A Family Court judge is cautioning against ‘quick fix’ legal solutions to the problem of family violence.
Judge Joe Harman sits on the Federal Circuit for the Family Court and was the keynote speaker at a New South Wales Family Law Conference this week.
Despite the perception that Australia is facing a domestic violence “epidemic”, Judge Harman said he did not see it that way.
“That suggested that it’s something that’s come about quickly and that it’s something that has a quick ready solution or antidote,” he said.
“We’ve always had family violence; we just haven’t talked about it.”
One in four Australian women has experienced violence at the hands of her partner or ex-partner, and on average, one Australian woman is killed each week due to domestic violence.
The consensus is that it is a difficult conversation to have, but Judge Harman said now was the time that Australia needed to talk about these statistics.
Judge Harman said in such instances, courts had their place.
“For some people [courts] are the starting point,” he said.
“If you are protecting yourself from horrific violence, you are probably going to be starting in a court process because you need that level of protection and intervention.”
Courts should be an endpoint: judge
He also told the conference in Lismore that more effort needed to be made to keep matters out of court.
He believes society has become too reliant on the court system.
“There are problems with people starting with courts; courts should be where disputes end when all other avenues have been attempted,” he said.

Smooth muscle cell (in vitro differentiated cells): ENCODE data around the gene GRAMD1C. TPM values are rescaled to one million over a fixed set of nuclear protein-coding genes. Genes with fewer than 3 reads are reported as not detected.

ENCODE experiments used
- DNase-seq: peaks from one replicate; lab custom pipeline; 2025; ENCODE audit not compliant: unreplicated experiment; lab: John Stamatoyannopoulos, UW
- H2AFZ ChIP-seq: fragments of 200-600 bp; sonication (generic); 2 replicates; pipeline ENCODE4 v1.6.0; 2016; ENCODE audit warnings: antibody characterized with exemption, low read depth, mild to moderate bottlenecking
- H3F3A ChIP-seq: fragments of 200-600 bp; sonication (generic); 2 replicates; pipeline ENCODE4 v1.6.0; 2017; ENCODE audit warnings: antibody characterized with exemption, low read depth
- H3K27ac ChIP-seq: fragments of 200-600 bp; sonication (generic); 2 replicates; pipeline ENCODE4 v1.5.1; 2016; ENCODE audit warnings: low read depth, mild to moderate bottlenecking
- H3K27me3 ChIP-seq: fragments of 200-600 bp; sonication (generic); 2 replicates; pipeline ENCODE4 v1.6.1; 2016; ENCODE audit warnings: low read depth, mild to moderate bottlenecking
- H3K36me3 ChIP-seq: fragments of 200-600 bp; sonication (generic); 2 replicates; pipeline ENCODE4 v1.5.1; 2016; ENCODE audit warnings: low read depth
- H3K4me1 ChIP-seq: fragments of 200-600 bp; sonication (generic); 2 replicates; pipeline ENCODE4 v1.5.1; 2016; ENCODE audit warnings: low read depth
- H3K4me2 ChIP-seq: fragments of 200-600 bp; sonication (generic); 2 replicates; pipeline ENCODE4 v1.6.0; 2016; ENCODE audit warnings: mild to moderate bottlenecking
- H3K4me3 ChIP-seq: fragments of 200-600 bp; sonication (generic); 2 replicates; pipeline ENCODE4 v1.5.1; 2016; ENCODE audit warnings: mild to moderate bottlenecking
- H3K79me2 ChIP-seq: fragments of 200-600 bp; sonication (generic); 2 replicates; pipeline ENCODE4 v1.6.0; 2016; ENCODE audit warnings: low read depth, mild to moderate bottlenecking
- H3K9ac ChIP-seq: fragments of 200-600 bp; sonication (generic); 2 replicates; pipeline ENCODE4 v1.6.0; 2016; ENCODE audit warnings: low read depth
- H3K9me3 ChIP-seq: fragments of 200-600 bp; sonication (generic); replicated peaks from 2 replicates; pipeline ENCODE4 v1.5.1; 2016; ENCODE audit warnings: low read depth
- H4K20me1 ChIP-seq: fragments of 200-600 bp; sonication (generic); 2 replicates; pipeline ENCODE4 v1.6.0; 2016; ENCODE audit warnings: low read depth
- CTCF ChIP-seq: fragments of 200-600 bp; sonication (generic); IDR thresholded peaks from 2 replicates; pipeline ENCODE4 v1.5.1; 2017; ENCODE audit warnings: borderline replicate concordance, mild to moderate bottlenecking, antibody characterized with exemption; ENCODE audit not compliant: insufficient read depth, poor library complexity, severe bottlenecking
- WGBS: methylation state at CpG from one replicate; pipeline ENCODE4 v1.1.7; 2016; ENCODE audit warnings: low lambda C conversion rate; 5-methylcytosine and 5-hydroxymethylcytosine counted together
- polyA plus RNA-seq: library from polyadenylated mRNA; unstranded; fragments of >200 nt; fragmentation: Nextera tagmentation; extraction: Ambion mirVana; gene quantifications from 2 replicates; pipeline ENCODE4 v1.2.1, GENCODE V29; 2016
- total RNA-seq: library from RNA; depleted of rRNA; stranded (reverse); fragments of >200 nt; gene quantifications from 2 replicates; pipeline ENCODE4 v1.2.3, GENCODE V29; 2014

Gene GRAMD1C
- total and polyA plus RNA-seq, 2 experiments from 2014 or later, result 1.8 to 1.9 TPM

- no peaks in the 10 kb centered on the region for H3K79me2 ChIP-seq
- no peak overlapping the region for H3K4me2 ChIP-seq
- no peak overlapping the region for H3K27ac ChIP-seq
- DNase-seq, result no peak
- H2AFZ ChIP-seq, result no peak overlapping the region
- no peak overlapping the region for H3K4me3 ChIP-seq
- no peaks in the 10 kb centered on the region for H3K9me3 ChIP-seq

“Courts deny agency to people and don’t permit them the opportunity to find their own solutions.
“I don’t think society is intended, even within our very traditional legal process, to rely upon courts to determine all disputes.”
He thinks too many people surrender control of their disputes by heading to court prematurely.
“There are important elements in our law, such as the international convention, that say that the family is the fundamental unit of society and that courts and governments shouldn’t interfere in families unless absolutely necessary,” Judge Harman said.
“It’s so rarely necessary; people just need to be encouraged to focus and resolve, particularly because they have to live with it.”
Domestic violence can be dealt with out of court: judge
But ironically, the courts can inflict further grief on those who have already suffered domestic abuse.
Judge Harman said the delays, the cost of going to court, the lack of control and all the frustrations that come with that were a source of stress for victims.
“Not everything needs to be dealt with in a public forum; there are ways and means of assisting people to move forward,” he said.
On the back of last week’s heads of state meeting on domestic violence in Brisbane, Judge Harman said it was encouraging to hear such an open and candid dialogue.
“There are no quick fixes here; it is about finding solutions and it’s about finding things that will work for individuals and for families,” Judge Harman said.
“Because if we don’t find them, the cost, as productivity commissions’ make clear, is billions and billions of dollars a year in financial costs.
“The real costs are children’s childhoods marred with this type of behaviour, where they can’t achieve their potential and where the citizens that we are hoping to produce for future years aren’t produced.”
Read More: ABC
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